New Orleans City Park (Images of America)

~Plantation to Peristyle: 1770-1907~

~The Bayou, Road, Oaks, and Native Americans: 1400-1769~
~Plantation to Peristyle: 1770-1907~
~Expansion and Modernization: 1908-1928~
~The New Deal: 1929-1939~
~Children & Friends: 1940-2004~
~Rebirth: 2005-2010~
~The People Behind the Names: Donors, Benefactors, and Patrons~
Photo Gallery


An 1829 mortgage description of Jean Louis Allard's property indicates that it included a two-story master house on 18 arpents fronting Bayou St. John, bounded by Metairie Road (which was renamed City Park Avenue in 1902) for 53 arpents on the ridge which runs three feet above sea-level. Allard grew corn and sugar cane but used the land primarily as a dairy farm with 40 cows. Preferring to use his time in intellectual pursuits he had little interest in business and slowly lost portions of the property until all was sold or auctioned for taxes – which is how John McDonogh acquired the property which he willed to the city. Allard died in 1847 when his collection of poetry Les Epaves was published.

The city sold much of the Allard/McDonogh property including the bayou frontage but would buy much of it back later. In 1867 a park keeper was hired to cut the grass on a salary of $80 while illegally selling it for hay, chopping trees to sell wood, and taking in $15,000 per year charging fees for the grazing of 50 goats, 25 mules, 100 horses, and hundreds of cows. During the 1870's the keeper, E. A. Pegroux, appointed Jean Marie Saux to oversee the park and tend the cattle. Saux also sold wood from trees cut in the park – while running his coffeehouse across from it.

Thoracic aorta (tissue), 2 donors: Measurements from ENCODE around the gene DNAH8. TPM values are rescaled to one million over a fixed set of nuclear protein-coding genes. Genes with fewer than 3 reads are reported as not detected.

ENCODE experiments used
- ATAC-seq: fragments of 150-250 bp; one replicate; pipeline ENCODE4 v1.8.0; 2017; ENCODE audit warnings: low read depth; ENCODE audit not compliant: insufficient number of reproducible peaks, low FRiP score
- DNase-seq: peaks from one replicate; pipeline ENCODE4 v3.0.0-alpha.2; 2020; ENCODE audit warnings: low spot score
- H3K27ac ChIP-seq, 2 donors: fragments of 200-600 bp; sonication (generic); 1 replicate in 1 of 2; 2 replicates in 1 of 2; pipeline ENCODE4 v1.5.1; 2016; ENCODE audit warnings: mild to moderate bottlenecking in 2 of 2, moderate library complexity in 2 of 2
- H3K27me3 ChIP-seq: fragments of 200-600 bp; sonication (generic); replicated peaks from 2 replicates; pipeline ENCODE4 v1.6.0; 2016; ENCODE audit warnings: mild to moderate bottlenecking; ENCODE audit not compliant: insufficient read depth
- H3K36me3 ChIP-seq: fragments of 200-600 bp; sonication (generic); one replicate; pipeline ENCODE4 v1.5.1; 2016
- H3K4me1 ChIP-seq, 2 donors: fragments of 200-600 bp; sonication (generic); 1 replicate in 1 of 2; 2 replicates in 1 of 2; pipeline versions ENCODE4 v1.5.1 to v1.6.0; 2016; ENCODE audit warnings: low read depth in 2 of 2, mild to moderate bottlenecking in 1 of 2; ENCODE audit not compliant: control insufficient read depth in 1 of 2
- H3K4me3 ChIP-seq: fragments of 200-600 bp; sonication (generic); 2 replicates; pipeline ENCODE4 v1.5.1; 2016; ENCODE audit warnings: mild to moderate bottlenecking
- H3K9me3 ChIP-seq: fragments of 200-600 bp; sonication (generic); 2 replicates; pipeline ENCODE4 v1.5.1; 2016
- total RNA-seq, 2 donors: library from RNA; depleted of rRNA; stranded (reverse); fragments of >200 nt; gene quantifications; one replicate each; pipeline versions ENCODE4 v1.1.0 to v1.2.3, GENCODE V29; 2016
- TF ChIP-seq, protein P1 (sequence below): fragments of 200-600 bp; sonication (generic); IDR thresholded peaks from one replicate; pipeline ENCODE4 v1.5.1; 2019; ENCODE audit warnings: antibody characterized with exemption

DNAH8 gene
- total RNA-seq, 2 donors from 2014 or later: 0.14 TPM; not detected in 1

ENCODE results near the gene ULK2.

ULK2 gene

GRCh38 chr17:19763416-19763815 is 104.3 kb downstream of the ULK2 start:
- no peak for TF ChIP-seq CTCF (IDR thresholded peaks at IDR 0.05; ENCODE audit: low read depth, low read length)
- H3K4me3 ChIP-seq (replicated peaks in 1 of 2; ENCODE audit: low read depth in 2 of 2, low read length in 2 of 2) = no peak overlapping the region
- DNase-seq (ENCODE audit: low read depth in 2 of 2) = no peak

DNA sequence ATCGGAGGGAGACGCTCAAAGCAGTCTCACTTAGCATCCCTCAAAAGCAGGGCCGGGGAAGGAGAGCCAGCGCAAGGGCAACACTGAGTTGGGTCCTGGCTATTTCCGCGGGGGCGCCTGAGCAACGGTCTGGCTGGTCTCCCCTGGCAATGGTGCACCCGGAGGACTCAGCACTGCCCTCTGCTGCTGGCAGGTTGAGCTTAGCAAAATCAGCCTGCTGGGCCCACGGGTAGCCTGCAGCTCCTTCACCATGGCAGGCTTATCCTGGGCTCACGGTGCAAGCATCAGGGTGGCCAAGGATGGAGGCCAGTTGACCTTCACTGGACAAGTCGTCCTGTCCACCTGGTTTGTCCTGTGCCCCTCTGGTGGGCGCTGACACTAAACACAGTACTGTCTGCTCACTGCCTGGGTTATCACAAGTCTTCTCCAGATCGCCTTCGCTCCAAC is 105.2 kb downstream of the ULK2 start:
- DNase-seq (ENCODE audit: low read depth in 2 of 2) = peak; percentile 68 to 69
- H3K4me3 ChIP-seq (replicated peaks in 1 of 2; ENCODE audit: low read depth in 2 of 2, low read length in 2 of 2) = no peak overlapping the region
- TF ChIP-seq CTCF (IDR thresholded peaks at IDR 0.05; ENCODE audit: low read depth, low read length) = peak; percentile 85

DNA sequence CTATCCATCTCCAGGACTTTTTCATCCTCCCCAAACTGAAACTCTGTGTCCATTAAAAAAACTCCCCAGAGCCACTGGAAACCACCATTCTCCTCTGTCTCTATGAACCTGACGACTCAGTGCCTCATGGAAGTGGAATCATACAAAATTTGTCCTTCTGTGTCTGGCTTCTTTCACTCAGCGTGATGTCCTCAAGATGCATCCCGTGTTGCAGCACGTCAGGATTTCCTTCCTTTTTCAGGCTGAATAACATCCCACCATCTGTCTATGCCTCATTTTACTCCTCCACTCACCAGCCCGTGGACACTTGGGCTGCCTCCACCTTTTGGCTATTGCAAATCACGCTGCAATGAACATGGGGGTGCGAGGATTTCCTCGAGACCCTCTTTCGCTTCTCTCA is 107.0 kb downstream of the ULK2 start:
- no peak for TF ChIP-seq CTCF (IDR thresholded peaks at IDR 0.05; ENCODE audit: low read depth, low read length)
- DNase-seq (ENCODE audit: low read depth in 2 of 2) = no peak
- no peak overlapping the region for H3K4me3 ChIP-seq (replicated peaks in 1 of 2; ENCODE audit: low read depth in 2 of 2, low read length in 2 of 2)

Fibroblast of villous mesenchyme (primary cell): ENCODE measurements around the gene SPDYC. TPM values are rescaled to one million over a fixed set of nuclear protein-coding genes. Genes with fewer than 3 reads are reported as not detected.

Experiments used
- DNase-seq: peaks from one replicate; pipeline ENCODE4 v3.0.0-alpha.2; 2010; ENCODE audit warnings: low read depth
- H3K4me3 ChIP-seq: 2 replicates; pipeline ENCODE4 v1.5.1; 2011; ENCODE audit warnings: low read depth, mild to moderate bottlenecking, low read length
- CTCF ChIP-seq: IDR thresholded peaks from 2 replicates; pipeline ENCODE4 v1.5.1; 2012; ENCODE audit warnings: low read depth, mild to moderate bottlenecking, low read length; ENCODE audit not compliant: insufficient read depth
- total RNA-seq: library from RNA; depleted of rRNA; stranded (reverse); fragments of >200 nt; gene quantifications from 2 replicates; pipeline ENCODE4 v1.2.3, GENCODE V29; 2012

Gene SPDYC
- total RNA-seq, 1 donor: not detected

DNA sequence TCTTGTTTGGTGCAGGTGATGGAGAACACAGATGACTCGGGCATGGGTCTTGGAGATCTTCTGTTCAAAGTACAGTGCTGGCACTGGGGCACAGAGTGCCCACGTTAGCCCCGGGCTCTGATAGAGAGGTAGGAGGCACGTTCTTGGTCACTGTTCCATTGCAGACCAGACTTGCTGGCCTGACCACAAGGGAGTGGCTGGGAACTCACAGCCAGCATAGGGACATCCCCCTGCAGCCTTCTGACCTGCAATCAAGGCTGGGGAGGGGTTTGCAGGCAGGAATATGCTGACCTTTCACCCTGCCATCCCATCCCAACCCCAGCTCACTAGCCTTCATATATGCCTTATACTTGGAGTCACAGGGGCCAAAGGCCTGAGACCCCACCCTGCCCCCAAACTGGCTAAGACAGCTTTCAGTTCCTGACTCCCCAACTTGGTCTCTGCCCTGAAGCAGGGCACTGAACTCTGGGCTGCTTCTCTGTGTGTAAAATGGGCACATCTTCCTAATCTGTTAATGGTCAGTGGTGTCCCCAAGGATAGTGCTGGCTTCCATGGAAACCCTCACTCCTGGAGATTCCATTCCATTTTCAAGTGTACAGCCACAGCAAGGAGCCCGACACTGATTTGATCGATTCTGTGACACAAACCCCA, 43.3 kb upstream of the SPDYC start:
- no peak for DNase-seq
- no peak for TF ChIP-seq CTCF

An 1870 legislative act authorized the city to levy a real-estate tax to establish "a New Orleans Park" and a Board of Commissioners was appointed. In 1871 prisoners were used to make some improvements. In 1877 the board was abolished and the City Council took over the park's management. The land was roughly fenced in 1880 “to keep cows from neighboring pastureland from becoming a further nuisance”.

In 1881 new commissioners were appointed – including J.M. Saux (the coffeehouse owner). In 1882 the portion of park west of Orleans Canal was detached for use as small-pox hospital and cemetery. Picayune's Guide to New Orleans 1903 stated “The park contains 216.60 acres, only a portion of which, however, has been improved”.

The images in this book appear courtesy of the New Orleans Public Library (NOPL), Louisiana Digital Library (LDL), the Library of Congress (LOC), The Historic New Orleans Collection (HNOC), Pictometry International (PI), and D.C. "Infrogmation" May (DCM). Unless otherwise noted, images are from the author's collection.

A portion of the proceeds from the sale of this book is dedicated to Friends of City Park.

Contact Catherine Campanella